'The Beast Must Die' mixes Blaxploitation, Agatha Christie and werewolves to much less exciting effect than you might think, but it's a pretty cool stab at something a bit different nonetheless.
Millionaire businessman / hunter Tom Newcliffe invites an all star cast to his remote country estate for the weekend. His motive is not to enjoy their sparkling repartee, however, as he strongly suspects that one of them is a werewolf and, as there is a full moon due, he hopes to witness the transformation of a human into a lycanthrope, and then to pump a load of silver bullets into the creature and hang its head on his wall.
Newcliffe may be a hunter, but he's no sportsman, and certainly no marksman. He has spent millions on having an elaborate security system installed in the grounds and, as soon as he hears the first howl, slips on a black pvc jacket and goes out with a massive gun, guided every step of the way by hidden cameras, concealed microphones and Anton Diffring, who passes him information through a two way radio. Despite all these advantages, he misses the werewolf (actually a large scruffy dog) by a mile when it's right on top of him, so is then reduced to mindlessly strafing the ground from a helicopter in the vain hope that he might hit something, anything vaguely dog shaped.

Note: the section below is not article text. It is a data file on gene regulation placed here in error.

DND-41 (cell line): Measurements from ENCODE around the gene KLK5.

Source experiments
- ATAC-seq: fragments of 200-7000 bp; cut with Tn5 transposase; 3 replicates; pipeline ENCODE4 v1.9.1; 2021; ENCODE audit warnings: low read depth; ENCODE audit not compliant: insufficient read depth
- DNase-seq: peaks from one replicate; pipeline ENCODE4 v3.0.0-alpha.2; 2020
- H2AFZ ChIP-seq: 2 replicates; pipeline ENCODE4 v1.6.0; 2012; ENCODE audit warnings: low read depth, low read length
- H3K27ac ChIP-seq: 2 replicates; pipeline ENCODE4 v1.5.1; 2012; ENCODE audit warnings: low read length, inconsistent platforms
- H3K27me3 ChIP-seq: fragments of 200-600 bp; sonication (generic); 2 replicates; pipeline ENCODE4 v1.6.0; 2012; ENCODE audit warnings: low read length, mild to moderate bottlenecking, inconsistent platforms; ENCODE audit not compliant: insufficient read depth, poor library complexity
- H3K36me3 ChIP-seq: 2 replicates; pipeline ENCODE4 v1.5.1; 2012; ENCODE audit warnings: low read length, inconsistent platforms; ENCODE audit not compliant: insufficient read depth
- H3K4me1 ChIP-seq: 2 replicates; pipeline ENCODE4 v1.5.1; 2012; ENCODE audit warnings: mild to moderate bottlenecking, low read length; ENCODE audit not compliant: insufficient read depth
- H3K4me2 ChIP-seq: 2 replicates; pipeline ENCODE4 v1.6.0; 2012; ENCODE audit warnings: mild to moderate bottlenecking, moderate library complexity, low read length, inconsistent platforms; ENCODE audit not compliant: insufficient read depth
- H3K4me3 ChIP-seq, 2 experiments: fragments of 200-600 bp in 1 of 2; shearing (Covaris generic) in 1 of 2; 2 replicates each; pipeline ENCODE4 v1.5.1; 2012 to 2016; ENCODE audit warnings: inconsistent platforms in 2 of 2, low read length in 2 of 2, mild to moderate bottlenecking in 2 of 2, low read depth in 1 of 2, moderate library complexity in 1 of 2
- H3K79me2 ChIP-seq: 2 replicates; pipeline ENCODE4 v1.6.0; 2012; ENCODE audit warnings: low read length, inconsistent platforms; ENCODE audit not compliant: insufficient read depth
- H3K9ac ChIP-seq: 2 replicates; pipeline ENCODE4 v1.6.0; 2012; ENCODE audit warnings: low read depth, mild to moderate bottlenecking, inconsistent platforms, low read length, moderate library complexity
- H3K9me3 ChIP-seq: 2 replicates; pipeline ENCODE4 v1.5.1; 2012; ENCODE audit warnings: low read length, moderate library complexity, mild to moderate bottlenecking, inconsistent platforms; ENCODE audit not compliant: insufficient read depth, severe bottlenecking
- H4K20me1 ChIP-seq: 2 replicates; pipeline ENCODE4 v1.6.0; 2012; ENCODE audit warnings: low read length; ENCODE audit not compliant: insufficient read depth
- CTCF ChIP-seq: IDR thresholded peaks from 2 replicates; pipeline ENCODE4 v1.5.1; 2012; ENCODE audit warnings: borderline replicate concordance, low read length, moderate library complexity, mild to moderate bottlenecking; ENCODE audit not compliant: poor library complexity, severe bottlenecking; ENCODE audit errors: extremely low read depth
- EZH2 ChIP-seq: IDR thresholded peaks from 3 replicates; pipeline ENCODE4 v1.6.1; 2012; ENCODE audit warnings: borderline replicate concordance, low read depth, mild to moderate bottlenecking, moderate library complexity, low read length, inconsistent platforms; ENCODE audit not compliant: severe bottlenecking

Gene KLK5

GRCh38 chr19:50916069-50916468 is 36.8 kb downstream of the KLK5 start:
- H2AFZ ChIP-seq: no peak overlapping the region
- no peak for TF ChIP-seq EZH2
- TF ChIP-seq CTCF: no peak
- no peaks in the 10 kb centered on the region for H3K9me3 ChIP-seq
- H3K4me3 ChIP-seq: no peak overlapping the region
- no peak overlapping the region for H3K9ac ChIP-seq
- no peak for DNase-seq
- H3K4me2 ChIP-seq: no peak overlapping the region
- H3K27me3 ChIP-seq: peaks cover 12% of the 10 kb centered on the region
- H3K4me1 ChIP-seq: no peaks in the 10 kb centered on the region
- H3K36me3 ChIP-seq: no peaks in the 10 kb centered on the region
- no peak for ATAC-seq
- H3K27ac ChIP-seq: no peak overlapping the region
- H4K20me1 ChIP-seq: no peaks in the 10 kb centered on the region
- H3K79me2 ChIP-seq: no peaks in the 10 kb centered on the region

He also treats his guests like shit, nicking bits off their cars so they can't get away, shouting at them, serving them raw steak and forcing them to play an interminably boring game which involves passing around silver things and waiting for someone to go all hairy. In the meantime, the guests are picked off one by one until, when there's only a couple left, Newcliffe finally manages to hit the target, although it's a very short lived triumph...
Perhaps most notable for its 'Werewolf Break', a William Castle style gimmick where the action is paused and the audience invited to guess who the werewolf is, 'The Beast Must Die' wins no prizes for direction, characterisation, effects or acting (even Peter Cushing adopts a daft Swedish accent), but it tries hard with limited resources and, for that reason, deserves your attention.